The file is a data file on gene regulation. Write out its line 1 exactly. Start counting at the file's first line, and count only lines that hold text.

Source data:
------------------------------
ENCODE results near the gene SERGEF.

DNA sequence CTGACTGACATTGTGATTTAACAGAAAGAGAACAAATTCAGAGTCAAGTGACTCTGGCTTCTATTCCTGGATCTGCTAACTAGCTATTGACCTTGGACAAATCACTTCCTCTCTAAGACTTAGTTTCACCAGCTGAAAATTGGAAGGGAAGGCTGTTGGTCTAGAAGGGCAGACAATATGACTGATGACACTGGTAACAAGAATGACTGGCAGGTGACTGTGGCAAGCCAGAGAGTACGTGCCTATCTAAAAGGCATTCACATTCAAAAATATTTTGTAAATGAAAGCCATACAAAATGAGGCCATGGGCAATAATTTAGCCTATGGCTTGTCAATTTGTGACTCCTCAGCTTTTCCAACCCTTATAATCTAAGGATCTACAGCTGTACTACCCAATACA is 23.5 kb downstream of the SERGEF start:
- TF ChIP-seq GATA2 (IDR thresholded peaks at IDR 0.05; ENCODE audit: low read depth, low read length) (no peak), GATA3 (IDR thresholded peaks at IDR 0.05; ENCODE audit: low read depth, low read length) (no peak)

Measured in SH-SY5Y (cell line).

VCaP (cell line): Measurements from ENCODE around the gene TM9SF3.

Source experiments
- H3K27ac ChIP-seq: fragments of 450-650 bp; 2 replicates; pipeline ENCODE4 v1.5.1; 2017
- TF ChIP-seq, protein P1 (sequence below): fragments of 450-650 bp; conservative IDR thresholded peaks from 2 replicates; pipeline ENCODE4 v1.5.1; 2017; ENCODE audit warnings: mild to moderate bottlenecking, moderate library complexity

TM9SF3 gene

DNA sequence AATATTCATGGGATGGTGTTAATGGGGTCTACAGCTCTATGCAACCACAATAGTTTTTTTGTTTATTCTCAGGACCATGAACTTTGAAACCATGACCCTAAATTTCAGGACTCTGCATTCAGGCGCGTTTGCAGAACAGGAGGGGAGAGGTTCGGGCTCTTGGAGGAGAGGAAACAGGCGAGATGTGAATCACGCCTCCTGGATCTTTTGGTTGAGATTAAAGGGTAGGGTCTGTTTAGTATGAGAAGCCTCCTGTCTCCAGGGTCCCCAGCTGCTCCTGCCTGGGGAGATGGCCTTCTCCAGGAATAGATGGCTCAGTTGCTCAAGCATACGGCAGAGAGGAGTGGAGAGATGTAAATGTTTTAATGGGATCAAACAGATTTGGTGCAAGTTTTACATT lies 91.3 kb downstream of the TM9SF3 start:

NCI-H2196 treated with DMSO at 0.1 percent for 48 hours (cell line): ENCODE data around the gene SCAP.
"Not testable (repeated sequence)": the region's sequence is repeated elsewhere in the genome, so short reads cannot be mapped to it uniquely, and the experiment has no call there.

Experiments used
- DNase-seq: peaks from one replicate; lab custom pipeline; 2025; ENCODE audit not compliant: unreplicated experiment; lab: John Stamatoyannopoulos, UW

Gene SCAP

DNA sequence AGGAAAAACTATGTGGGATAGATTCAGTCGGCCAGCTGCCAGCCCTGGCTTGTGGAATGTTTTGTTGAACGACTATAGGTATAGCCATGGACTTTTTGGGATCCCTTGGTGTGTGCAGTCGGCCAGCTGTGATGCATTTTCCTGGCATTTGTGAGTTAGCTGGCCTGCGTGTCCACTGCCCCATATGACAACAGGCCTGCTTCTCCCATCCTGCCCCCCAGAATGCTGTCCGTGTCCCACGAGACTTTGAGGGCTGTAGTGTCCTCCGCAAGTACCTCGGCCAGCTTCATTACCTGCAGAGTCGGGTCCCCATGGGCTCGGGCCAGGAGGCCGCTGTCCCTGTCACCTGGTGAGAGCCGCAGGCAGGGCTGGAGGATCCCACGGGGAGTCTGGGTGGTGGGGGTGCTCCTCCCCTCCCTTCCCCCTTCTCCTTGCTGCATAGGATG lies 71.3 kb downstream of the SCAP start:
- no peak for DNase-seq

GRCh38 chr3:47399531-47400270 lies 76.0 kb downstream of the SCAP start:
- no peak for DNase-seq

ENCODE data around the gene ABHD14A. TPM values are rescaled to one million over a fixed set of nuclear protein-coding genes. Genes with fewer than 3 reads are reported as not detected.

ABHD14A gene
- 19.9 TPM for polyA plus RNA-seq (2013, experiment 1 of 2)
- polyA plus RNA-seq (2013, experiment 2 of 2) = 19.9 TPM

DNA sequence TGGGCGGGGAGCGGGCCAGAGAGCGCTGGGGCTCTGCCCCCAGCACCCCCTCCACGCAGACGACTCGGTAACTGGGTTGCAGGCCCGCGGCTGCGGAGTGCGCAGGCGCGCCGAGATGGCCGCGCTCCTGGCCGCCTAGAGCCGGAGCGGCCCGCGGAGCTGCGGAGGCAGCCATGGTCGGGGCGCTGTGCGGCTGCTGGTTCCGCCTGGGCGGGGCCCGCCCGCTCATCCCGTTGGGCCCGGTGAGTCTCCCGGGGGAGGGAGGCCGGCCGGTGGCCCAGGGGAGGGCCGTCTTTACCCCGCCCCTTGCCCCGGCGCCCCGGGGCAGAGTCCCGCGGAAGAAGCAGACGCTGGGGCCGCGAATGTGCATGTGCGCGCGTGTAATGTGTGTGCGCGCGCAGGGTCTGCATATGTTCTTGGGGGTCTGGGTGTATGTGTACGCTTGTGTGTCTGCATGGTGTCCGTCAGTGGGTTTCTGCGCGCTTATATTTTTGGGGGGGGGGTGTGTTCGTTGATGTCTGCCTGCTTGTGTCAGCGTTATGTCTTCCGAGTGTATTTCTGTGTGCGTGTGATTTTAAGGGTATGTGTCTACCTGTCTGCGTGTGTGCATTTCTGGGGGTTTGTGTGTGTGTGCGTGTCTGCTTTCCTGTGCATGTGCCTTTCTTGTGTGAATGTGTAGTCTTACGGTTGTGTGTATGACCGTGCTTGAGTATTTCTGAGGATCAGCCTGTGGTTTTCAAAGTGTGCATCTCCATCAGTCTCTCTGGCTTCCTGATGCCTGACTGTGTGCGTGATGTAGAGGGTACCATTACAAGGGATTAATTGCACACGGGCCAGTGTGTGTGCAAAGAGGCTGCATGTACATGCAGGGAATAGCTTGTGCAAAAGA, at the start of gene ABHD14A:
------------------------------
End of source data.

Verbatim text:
ENCODE results near the gene SERGEF.